In the early 1800s, pioneers of Southeast Texas initially avoided Big Thicket. Its more than three million acres embraced dense forests, swamps, and few people. Subsistence farmers soon penetrated the thicket in search of solitude. They traded with Coushatta and Alabama Native Americans who had hunted bear and deer there for over a century. Those who kept cattle contended with Karankawas and Comanches. Outlaws and Civil War draft dodgers hid from authorities within its vast foliated lowlands.
Tar and oil oozed to the surface in some spots. The early 20th-century oil boom brought overnight prosperity to those who harvested the crude. Texaco, Inc. was born in Big Thicket. Entrepreneurs depleted those deposits, but the people who had pursued oil or timber thinned out the Big Thicket.
By 1974, after long negotiations between government, landowners, and businesses, Big Thicket National Preserve was established. Today, it includes a patchwork of almost 100,000 acres.1 A hike through its biodiverse pine forests evokes appreciation for the providence of God, who lets us enjoy these fruits of pioneer and preservationist labors. One creation wonder found here is the pale pitcher plant (Sarracenia alata).
A Day in the Life of a Pitcher Plant
Pitcher plants grow from swamp-submerged roots every spring. Small leaves appear first, then flowers. Pitcher-shaped leaves grow after the flowers fade. Each pitcher looks like a vase made out of one leaf with a hood (operculum) like a tiny tarp draped over the opening. These pitchers use a suite of features to catch creepers like insects or slugs. The plant absorbs nutrients such as nitrogen from its captives. This comes in handy in areas where sandy soils have few nutrients.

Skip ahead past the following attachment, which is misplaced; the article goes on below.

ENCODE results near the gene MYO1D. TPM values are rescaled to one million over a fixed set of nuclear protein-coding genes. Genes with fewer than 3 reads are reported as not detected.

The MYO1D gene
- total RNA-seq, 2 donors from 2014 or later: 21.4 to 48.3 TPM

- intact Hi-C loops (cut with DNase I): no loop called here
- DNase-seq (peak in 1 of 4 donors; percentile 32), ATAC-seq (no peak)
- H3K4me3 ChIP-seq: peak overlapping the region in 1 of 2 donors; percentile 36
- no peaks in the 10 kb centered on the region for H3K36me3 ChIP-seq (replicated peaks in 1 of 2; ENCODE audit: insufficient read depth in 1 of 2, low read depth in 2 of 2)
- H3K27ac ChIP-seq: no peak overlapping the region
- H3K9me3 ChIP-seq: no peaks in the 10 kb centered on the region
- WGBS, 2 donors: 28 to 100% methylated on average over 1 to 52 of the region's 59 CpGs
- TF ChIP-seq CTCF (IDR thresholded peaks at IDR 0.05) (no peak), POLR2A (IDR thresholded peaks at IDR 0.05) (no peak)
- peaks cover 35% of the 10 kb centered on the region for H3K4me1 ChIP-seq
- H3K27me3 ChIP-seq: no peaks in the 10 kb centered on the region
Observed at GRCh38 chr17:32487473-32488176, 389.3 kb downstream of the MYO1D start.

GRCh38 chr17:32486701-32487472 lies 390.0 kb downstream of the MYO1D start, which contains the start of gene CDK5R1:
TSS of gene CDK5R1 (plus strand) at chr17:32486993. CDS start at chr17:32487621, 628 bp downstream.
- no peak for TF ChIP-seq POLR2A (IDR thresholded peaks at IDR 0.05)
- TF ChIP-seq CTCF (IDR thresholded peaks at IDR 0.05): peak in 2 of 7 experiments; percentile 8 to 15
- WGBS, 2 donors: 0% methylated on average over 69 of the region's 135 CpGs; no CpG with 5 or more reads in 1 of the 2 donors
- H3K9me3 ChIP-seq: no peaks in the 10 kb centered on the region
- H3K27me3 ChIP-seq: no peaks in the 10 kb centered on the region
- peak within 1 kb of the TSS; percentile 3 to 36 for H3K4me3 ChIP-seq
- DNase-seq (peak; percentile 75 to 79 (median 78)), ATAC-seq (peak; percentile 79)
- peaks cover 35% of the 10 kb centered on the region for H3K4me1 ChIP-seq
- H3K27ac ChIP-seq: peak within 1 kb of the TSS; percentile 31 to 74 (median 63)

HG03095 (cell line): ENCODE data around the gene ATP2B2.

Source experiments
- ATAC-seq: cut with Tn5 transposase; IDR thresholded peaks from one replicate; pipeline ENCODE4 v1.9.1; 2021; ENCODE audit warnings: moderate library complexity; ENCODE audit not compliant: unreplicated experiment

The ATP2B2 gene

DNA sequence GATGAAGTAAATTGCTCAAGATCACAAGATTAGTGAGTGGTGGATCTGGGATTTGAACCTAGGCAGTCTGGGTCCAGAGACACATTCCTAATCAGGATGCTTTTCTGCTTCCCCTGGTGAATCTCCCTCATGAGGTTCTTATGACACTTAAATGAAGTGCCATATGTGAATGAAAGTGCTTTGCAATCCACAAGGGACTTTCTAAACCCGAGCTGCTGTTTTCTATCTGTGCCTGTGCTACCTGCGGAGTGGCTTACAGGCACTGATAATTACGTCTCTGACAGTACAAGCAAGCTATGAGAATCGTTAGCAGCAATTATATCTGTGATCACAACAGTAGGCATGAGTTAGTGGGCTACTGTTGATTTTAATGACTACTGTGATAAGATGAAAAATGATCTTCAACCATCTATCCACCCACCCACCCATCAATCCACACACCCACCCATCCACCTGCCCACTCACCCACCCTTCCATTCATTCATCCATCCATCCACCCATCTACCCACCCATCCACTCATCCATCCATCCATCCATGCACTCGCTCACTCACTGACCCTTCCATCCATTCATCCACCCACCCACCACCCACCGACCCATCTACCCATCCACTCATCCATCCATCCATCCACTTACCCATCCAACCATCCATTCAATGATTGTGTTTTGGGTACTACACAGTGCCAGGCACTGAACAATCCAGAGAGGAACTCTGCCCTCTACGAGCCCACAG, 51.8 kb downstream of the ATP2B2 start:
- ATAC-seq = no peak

Three facets of each pitcher point to divine design. First, the specificity of its shapes declares design. Each pitcher’s hood exposes enough of the pitcher’s mouth to receive rainwater. This mixes with trapped insects and plant-produced enzymes to make a nutritious soup. The hood’s underside and the pitcher’s lip manufacture nectar laced with a narcotic.2 When insects from the wet forest floor partake of the nectar, the drug makes them sluggish. Fine inward-and downward-pointing hairs positioned on the hood’s underside and on the pitcher’s lip nudge prey toward the plant’s tube. Once inside, a waxy inner lining proves too smooth for even insect feet to cling to. The pitcher itself is too narrow for a takeoff, preventing flying insects from escaping.A second facet comes from coordinated features, which always arise from engineering. The insect drug alone, which would require lab experiments to replicate, offers enough evidence to convince us it was created. But someone integrated the plant’s chemistry set with fine-tuned shapes, textures, and colors that together confirm creation.
And there’s more. The plant places its laced nectar with enticing scents and sights at the top of the pitcher to attract lunch. It also secretes enzymes into the bottom of the pitcher, where it can digest that lunch. Shapes and textures combine with biochemistry and colors to coordinate a complete package.
Hard to “Bee”lieve